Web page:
“What is it, Carmensita?” His French accent changed the S into Z. “What is that buzzing I hear?” I jumped at the clank of his gun and moved away, my back stopped by the corpse roped to the sleigh. I gagged at the smell, at what was about to happen. Would my body be tied next to the dead man’s?

Carmen straightened up, hand on her hip, defiant. “You heard me, you barbaric piece of shit.”

Romain smiled at the challenge. “We played by your rules, didn’t we?” The other men circled the women, me included. “Should be happy, your meeting point and one more soldier.” They were talking about me. I’m the soldier, but for which army?

“Blood for blood, you’re worth what you spilled.” Faster than I expected, the women drew weapons and Carmen shot Romain. “That’s for my kid. And that,” bang, another man fell, “is for my mother, too old to come with us.” Revenge, the women wanted revenge.

“Stop, don’t!” cried Henryk, the second in command. Hands in the air, his head shook and his voice trembled. “I’ve always been nice to you, Carm…” bang, he died from Kay’s bullet to the head. I looked away from the brains coming out of the shredded hole.

“For Martha, for my sister.” Bang, bang, Josie killed two others.

“And this one is for me, for her, and for every woman we knew.” Carmen shot with perfect aim and a cold gaze, never leaving the weapon’s sight. Not even when she aimed it at me. “And you, should we keep you around?”

For my bravery, I wouldn’t fall from pain or break to pieces after a loss. I didn’t after my makeshift family stared at me from the window as an explosion rocked the ground and killed them all. For my cowardice, I never tried to plan against the men, like Carmen and the others had.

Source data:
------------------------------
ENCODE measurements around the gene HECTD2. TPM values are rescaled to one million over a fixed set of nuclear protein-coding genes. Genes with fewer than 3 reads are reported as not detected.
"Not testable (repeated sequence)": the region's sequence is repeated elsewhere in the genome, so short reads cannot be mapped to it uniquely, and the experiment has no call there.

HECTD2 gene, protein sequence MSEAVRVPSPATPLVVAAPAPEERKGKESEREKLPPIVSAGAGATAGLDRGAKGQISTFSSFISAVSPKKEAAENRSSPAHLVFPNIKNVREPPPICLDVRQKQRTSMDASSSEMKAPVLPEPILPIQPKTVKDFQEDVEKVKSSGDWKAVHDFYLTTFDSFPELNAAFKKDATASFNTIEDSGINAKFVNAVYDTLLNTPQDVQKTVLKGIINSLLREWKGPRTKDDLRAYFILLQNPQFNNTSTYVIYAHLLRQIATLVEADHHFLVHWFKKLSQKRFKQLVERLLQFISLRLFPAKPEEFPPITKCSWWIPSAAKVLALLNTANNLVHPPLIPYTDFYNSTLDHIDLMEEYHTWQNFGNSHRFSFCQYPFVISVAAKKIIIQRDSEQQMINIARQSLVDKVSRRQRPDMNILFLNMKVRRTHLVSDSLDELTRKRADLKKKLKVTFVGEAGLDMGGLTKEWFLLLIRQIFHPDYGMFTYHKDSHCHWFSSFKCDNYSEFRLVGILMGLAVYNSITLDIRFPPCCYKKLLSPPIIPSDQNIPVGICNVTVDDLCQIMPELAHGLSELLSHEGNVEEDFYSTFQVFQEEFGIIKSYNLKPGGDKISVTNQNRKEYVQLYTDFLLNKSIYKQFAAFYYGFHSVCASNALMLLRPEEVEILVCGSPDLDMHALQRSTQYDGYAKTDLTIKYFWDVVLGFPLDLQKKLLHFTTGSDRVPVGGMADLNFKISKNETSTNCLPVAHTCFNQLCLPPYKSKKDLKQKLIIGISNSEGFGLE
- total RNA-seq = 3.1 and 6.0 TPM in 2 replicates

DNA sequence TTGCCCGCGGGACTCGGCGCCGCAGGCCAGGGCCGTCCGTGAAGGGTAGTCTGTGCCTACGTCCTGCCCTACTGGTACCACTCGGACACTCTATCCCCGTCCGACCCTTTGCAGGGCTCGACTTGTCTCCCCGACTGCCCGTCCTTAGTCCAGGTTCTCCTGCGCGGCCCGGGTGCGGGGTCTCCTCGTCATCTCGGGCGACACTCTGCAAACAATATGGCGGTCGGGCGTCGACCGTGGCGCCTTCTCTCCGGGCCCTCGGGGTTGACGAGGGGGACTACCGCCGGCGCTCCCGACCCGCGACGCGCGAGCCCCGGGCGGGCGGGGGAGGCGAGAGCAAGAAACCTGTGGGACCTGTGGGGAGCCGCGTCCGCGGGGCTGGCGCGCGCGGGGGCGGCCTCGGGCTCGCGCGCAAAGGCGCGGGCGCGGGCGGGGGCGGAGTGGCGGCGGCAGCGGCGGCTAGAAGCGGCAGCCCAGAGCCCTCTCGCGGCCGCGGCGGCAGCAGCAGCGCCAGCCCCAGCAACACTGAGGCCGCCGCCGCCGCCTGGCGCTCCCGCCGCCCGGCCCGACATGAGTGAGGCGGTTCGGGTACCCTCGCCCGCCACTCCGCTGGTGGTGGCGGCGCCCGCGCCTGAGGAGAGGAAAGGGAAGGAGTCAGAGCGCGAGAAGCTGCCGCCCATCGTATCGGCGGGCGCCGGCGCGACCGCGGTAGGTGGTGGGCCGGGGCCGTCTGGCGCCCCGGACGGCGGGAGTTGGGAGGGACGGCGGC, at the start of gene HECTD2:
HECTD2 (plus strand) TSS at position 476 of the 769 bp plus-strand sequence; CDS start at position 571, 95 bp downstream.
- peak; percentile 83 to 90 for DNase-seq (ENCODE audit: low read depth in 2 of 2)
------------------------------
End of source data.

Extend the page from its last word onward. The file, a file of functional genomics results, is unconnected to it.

“I have nothing left to lose.” No truer words ever escaped my lips. No heart, no soul, no home, no love.  I have nothing to lose because I’ve become nothing.

Bullet for Bullet

I had a dream and transcribed it as a #Fridayflash. Enjoy:)

Bullet for Bullet

We should have been more careful, hid better. We thought that in the rows of deserted homes and abandoned streets, no one would see us, sense us. How wrong we were.

Tim was drying the dishes I passed to him, Maria kept her legs up after having cooked all afternoon, and the kids played with the dog and the cockatoo. A perfect family picture, except that two weeks ago, we hadn’t known each other. Two weeks ago plus one day, my real family died before my eyes.

“What’s that sound?” Tim stopped me from running water over the soapy plates and we both leaned in toward the open window. “Is that a wheel creaking?” he asked me, as if I knew.

The kids stopped playing, everyone stared at each other. We’ve been found.

“Should we run?” Maria’s voice, barely audible over the racket coming from outside, came too late, like her plan. “Can you see them?”

From our third story apartment, we watched a small group of survivors passing down the small alley, doing like us and hiding from the roads. Through the dead tree branches and the ashen grounds, a man looked straight at us. Without a word, he pointed then invited me with his index finger.

“Can you manage by yourself?” asked Tim, but we all thought the same: doesn’t matter, they’ll want to meet us all anyway. “Too late to hide the food, but Sam and Miko can be quieted down.” The dog and the bird, a feast for hungry men, but dear companions to us. Luxury, keeping pets.

“Yeah, maybe in the back shed?” My voice sounded strange, higher than usual. I glanced at the kids hiding in Maria’s arms, then tried to lie the best I could. “They’re like us, don’t be afraid.” I stepped out, not finding the strength to smile or breathe.

The stairwell had been left as found, and every time we passed through, it tinted our clothes with black dust. Soles cracked the debris on each step, warning us if someone ever approached, although no one had. Until now.

Outside, the stink of gunpowder and burnt wood greeted me with its clouds overhead and smog lying close to the asphalt. Not thick enough to conceal any of us, or any of them.